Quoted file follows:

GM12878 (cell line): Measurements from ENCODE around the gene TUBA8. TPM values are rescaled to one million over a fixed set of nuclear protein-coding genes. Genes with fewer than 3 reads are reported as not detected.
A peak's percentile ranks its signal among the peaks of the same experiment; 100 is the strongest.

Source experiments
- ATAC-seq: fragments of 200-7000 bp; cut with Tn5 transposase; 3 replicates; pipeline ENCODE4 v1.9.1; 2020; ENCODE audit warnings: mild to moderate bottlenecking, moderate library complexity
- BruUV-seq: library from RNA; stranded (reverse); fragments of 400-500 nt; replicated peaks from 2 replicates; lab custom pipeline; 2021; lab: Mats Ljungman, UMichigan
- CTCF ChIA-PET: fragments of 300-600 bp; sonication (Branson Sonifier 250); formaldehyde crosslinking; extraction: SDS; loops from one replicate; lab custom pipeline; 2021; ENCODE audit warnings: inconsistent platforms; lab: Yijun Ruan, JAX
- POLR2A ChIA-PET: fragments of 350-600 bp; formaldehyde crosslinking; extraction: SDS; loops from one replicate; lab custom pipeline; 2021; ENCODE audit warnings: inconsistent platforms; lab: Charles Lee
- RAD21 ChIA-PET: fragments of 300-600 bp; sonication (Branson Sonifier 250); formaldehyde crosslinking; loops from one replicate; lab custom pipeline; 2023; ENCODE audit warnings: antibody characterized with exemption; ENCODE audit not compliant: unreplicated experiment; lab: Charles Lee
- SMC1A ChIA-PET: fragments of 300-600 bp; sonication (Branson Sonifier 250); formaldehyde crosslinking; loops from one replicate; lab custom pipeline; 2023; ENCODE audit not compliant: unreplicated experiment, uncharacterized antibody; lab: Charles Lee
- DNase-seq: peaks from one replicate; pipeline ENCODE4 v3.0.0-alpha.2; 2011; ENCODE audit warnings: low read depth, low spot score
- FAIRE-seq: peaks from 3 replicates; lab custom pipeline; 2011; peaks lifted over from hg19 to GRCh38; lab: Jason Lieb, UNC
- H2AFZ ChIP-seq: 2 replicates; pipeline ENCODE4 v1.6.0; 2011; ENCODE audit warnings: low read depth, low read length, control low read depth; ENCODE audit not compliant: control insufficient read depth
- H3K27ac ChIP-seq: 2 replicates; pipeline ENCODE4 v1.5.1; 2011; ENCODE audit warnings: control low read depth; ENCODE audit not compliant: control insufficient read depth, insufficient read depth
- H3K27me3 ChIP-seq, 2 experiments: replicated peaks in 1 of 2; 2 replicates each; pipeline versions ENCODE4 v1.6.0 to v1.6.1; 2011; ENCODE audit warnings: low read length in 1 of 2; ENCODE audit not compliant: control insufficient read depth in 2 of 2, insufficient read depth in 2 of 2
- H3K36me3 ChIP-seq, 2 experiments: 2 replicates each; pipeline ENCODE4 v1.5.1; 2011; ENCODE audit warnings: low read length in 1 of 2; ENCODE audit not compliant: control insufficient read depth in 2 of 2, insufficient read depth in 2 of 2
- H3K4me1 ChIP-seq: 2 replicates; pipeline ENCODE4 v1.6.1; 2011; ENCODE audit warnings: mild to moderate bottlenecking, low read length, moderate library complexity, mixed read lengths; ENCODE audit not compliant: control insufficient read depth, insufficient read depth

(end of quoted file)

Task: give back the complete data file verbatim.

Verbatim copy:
GM12878 (cell line): Measurements from ENCODE around the gene TUBA8. TPM values are rescaled to one million over a fixed set of nuclear protein-coding genes. Genes with fewer than 3 reads are reported as not detected.
A peak's percentile ranks its signal among the peaks of the same experiment; 100 is the strongest.

Source experiments
- ATAC-seq: fragments of 200-7000 bp; cut with Tn5 transposase; 3 replicates; pipeline ENCODE4 v1.9.1; 2020; ENCODE audit warnings: mild to moderate bottlenecking, moderate library complexity
- BruUV-seq: library from RNA; stranded (reverse); fragments of 400-500 nt; replicated peaks from 2 replicates; lab custom pipeline; 2021; lab: Mats Ljungman, UMichigan
- CTCF ChIA-PET: fragments of 300-600 bp; sonication (Branson Sonifier 250); formaldehyde crosslinking; extraction: SDS; loops from one replicate; lab custom pipeline; 2021; ENCODE audit warnings: inconsistent platforms; lab: Yijun Ruan, JAX
- POLR2A ChIA-PET: fragments of 350-600 bp; formaldehyde crosslinking; extraction: SDS; loops from one replicate; lab custom pipeline; 2021; ENCODE audit warnings: inconsistent platforms; lab: Charles Lee
- RAD21 ChIA-PET: fragments of 300-600 bp; sonication (Branson Sonifier 250); formaldehyde crosslinking; loops from one replicate; lab custom pipeline; 2023; ENCODE audit warnings: antibody characterized with exemption; ENCODE audit not compliant: unreplicated experiment; lab: Charles Lee
- SMC1A ChIA-PET: fragments of 300-600 bp; sonication (Branson Sonifier 250); formaldehyde crosslinking; loops from one replicate; lab custom pipeline; 2023; ENCODE audit not compliant: unreplicated experiment, uncharacterized antibody; lab: Charles Lee
- DNase-seq: peaks from one replicate; pipeline ENCODE4 v3.0.0-alpha.2; 2011; ENCODE audit warnings: low read depth, low spot score
- FAIRE-seq: peaks from 3 replicates; lab custom pipeline; 2011; peaks lifted over from hg19 to GRCh38; lab: Jason Lieb, UNC
- H2AFZ ChIP-seq: 2 replicates; pipeline ENCODE4 v1.6.0; 2011; ENCODE audit warnings: low read depth, low read length, control low read depth; ENCODE audit not compliant: control insufficient read depth
- H3K27ac ChIP-seq: 2 replicates; pipeline ENCODE4 v1.5.1; 2011; ENCODE audit warnings: control low read depth; ENCODE audit not compliant: control insufficient read depth, insufficient read depth
- H3K27me3 ChIP-seq, 2 experiments: replicated peaks in 1 of 2; 2 replicates each; pipeline versions ENCODE4 v1.6.0 to v1.6.1; 2011; ENCODE audit warnings: low read length in 1 of 2; ENCODE audit not compliant: control insufficient read depth in 2 of 2, insufficient read depth in 2 of 2
- H3K36me3 ChIP-seq, 2 experiments: 2 replicates each; pipeline ENCODE4 v1.5.1; 2011; ENCODE audit warnings: low read length in 1 of 2; ENCODE audit not compliant: control insufficient read depth in 2 of 2, insufficient read depth in 2 of 2
- H3K4me1 ChIP-seq: 2 replicates; pipeline ENCODE4 v1.6.1; 2011; ENCODE audit warnings: mild to moderate bottlenecking, low read length, moderate library complexity, mixed read lengths; ENCODE audit not compliant: control insufficient read depth, insufficient read depth